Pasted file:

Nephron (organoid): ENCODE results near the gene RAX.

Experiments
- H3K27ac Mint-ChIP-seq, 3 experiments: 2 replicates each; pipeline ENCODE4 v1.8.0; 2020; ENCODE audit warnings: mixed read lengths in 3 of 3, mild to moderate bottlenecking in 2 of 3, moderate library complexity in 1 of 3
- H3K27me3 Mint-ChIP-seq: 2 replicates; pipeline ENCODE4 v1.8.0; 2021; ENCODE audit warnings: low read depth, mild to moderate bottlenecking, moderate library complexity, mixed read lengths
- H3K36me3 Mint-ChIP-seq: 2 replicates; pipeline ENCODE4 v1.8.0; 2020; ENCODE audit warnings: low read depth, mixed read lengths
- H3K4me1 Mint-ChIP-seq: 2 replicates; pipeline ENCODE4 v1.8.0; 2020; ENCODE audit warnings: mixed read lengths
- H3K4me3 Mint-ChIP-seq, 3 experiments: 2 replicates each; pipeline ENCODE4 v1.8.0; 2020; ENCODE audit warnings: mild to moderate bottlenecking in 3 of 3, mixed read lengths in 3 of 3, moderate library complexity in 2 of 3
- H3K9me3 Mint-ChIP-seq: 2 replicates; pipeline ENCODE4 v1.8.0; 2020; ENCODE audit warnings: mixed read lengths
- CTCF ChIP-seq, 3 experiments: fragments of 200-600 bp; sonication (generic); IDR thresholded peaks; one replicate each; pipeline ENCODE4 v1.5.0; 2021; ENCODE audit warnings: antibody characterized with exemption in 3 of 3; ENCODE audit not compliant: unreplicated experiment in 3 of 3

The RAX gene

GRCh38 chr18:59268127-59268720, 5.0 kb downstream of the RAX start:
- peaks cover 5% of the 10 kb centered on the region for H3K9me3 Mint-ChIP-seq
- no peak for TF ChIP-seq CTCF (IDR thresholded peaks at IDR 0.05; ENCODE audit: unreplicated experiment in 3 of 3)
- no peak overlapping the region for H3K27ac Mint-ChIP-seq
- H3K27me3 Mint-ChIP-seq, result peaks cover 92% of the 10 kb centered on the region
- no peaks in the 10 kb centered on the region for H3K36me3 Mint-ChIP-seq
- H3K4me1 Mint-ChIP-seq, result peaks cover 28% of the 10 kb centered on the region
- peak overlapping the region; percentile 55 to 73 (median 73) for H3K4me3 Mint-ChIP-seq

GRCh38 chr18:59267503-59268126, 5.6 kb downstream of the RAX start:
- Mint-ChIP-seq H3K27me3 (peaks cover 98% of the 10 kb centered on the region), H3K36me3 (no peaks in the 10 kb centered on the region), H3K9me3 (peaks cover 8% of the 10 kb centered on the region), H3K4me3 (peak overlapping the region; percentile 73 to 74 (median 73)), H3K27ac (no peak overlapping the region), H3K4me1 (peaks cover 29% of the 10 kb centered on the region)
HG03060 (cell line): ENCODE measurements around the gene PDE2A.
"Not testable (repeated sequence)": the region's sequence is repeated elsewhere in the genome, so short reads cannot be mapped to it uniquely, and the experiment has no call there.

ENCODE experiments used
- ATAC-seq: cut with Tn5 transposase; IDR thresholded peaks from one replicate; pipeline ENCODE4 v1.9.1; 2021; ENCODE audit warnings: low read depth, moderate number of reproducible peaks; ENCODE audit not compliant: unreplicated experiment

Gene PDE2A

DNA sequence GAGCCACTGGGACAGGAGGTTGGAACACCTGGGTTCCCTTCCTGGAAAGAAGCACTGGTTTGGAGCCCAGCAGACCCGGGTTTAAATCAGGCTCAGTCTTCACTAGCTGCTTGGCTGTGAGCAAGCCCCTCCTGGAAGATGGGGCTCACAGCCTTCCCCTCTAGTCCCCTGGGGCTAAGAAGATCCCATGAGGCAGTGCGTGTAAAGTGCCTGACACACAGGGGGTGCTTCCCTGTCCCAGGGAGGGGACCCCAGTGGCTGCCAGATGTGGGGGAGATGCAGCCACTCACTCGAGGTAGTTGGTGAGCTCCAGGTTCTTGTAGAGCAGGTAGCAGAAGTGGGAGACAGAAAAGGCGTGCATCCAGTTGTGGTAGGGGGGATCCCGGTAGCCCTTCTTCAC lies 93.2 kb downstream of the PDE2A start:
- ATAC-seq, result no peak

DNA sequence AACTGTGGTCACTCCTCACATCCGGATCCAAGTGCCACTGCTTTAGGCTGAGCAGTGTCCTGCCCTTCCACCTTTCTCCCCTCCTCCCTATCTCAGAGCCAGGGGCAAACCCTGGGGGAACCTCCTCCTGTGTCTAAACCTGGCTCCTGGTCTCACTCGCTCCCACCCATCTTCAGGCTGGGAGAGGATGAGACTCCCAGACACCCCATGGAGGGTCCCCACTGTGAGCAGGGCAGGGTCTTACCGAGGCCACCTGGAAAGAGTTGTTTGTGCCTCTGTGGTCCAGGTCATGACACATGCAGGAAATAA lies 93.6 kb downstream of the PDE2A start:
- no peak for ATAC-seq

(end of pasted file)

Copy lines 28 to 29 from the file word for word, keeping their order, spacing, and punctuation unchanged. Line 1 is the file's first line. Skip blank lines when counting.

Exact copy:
DNA sequence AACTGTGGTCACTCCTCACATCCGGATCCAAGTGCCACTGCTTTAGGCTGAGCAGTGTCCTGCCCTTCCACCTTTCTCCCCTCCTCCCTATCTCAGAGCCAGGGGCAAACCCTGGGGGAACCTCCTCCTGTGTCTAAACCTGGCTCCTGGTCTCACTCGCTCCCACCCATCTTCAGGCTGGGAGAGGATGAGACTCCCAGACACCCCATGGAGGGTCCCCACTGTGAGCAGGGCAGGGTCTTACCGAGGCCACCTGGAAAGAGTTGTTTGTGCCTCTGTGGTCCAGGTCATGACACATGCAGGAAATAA lies 93.6 kb downstream of the PDE2A start:
- no peak for ATAC-seq